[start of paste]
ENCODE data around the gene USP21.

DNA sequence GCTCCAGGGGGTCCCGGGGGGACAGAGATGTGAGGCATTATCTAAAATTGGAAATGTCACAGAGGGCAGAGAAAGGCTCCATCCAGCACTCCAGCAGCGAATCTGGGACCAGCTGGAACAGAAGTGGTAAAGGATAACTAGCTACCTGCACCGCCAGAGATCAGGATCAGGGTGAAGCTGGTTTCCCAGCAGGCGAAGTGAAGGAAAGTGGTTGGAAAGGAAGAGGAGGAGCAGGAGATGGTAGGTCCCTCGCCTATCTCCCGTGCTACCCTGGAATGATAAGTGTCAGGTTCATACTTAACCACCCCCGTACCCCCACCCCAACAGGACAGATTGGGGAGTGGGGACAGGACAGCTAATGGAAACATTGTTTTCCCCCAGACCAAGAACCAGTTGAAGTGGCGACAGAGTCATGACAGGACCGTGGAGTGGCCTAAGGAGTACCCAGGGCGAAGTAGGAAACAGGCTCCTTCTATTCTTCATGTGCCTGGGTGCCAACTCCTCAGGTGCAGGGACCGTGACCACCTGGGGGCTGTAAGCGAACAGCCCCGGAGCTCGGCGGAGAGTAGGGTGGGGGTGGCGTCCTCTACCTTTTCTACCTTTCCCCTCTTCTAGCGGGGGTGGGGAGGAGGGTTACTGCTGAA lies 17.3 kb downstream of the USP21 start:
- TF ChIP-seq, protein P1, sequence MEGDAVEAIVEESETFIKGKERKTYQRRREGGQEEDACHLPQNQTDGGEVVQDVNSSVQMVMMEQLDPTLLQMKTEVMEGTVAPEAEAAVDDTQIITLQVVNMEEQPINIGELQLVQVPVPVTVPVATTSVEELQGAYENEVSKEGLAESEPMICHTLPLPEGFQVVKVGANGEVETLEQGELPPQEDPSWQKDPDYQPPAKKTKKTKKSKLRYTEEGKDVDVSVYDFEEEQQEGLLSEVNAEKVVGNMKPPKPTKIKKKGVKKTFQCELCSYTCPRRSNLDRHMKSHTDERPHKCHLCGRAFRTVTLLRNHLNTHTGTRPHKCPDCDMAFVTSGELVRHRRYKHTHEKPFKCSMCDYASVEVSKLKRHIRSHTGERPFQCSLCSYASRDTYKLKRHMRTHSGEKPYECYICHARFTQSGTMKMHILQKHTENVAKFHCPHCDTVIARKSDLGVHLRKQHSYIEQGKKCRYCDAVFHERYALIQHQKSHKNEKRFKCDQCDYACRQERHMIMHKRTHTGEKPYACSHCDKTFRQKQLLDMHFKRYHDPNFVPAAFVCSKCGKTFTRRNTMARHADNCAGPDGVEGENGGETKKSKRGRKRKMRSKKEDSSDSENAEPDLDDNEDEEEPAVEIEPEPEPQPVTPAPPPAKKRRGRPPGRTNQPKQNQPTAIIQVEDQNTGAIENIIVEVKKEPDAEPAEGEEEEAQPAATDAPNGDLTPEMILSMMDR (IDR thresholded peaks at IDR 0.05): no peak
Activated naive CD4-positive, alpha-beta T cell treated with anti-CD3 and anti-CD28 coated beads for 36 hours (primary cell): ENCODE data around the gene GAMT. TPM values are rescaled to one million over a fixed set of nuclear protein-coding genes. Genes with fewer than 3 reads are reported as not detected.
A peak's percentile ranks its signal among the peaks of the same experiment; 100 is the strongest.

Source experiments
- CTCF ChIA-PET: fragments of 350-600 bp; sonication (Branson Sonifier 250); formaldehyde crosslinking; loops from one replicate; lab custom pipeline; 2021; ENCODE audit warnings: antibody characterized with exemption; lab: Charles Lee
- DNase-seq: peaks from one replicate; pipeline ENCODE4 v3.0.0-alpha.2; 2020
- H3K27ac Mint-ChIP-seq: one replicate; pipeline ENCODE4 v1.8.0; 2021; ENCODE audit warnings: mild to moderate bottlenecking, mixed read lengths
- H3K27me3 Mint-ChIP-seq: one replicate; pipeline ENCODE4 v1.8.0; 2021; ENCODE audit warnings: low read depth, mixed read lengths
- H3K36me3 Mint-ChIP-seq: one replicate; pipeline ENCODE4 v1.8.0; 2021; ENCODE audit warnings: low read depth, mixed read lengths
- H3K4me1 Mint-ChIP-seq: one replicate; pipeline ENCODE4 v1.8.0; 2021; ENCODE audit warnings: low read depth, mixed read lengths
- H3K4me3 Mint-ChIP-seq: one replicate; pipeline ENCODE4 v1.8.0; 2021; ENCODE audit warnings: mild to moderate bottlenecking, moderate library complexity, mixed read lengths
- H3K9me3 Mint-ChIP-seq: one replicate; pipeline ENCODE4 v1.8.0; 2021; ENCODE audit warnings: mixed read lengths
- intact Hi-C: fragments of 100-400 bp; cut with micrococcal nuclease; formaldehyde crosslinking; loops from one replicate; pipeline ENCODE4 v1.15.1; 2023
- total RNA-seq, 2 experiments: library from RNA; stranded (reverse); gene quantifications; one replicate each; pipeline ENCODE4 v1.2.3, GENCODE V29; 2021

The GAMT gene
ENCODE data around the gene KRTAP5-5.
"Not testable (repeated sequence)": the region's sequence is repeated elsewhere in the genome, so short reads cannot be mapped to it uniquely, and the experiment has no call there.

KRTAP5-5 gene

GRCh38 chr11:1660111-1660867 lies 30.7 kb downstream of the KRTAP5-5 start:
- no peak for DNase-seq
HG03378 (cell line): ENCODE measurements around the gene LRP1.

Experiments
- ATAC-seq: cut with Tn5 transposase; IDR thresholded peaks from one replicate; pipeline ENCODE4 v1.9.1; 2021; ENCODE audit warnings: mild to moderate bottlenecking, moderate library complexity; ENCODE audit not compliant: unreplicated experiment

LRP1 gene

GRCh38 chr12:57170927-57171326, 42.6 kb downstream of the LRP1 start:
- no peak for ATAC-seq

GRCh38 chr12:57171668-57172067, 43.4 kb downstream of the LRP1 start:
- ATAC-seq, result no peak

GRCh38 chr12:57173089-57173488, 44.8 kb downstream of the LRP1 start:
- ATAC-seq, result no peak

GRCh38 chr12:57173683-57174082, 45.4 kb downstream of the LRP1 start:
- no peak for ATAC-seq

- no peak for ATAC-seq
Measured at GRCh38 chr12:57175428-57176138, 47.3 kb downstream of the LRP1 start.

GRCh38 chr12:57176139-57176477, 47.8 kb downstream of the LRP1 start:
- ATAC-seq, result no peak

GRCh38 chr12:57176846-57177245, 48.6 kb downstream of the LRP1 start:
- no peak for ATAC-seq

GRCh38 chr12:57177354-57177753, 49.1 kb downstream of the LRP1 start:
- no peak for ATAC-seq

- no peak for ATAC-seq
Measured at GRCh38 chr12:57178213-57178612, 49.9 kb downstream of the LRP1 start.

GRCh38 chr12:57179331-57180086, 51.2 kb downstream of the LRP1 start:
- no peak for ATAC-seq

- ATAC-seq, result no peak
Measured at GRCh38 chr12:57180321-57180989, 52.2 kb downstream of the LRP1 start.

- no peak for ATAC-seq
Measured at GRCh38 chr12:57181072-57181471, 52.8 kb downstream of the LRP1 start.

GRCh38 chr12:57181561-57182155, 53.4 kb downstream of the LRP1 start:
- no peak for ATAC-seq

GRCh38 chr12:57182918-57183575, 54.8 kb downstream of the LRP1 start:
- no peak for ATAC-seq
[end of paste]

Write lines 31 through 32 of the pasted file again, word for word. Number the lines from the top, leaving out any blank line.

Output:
GRCh38 chr12:57173089-57173488, 44.8 kb downstream of the LRP1 start:
- ATAC-seq, result no peak